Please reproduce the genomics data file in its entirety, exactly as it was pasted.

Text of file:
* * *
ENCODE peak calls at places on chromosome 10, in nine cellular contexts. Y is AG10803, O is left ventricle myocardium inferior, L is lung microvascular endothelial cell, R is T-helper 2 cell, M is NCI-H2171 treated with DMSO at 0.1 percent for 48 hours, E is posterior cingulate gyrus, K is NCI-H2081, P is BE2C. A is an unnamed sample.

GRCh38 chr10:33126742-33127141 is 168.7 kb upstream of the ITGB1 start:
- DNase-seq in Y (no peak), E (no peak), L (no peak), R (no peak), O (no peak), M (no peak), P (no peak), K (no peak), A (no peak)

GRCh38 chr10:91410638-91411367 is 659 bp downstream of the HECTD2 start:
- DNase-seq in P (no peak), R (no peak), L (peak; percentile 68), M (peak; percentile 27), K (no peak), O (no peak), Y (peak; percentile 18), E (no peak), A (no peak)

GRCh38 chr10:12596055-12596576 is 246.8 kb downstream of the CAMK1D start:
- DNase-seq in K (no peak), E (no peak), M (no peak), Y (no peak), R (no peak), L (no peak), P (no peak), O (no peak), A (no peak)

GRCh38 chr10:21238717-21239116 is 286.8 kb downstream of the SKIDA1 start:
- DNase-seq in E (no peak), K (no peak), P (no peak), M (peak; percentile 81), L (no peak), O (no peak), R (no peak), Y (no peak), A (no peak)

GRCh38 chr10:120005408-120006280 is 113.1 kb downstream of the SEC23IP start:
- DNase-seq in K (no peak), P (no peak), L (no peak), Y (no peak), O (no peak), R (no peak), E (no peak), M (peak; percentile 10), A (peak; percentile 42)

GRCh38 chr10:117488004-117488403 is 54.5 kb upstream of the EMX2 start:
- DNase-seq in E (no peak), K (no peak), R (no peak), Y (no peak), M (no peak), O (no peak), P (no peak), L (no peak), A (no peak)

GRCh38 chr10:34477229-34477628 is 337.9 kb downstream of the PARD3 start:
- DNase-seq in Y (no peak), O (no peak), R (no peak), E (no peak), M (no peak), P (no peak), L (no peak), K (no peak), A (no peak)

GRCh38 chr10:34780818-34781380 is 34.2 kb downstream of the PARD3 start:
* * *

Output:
ENCODE peak calls at places on chromosome 10, in nine cellular contexts. Y is AG10803, O is left ventricle myocardium inferior, L is lung microvascular endothelial cell, R is T-helper 2 cell, M is NCI-H2171 treated with DMSO at 0.1 percent for 48 hours, E is posterior cingulate gyrus, K is NCI-H2081, P is BE2C. A is an unnamed sample.

GRCh38 chr10:33126742-33127141 is 168.7 kb upstream of the ITGB1 start:
- DNase-seq in Y (no peak), E (no peak), L (no peak), R (no peak), O (no peak), M (no peak), P (no peak), K (no peak), A (no peak)

GRCh38 chr10:91410638-91411367 is 659 bp downstream of the HECTD2 start:
- DNase-seq in P (no peak), R (no peak), L (peak; percentile 68), M (peak; percentile 27), K (no peak), O (no peak), Y (peak; percentile 18), E (no peak), A (no peak)

GRCh38 chr10:12596055-12596576 is 246.8 kb downstream of the CAMK1D start:
- DNase-seq in K (no peak), E (no peak), M (no peak), Y (no peak), R (no peak), L (no peak), P (no peak), O (no peak), A (no peak)

GRCh38 chr10:21238717-21239116 is 286.8 kb downstream of the SKIDA1 start:
- DNase-seq in E (no peak), K (no peak), P (no peak), M (peak; percentile 81), L (no peak), O (no peak), R (no peak), Y (no peak), A (no peak)

GRCh38 chr10:120005408-120006280 is 113.1 kb downstream of the SEC23IP start:
- DNase-seq in K (no peak), P (no peak), L (no peak), Y (no peak), O (no peak), R (no peak), E (no peak), M (peak; percentile 10), A (peak; percentile 42)

GRCh38 chr10:117488004-117488403 is 54.5 kb upstream of the EMX2 start:
- DNase-seq in E (no peak), K (no peak), R (no peak), Y (no peak), M (no peak), O (no peak), P (no peak), L (no peak), A (no peak)

GRCh38 chr10:34477229-34477628 is 337.9 kb downstream of the PARD3 start:
- DNase-seq in Y (no peak), O (no peak), R (no peak), E (no peak), M (no peak), P (no peak), L (no peak), K (no peak), A (no peak)

GRCh38 chr10:34780818-34781380 is 34.2 kb downstream of the PARD3 start: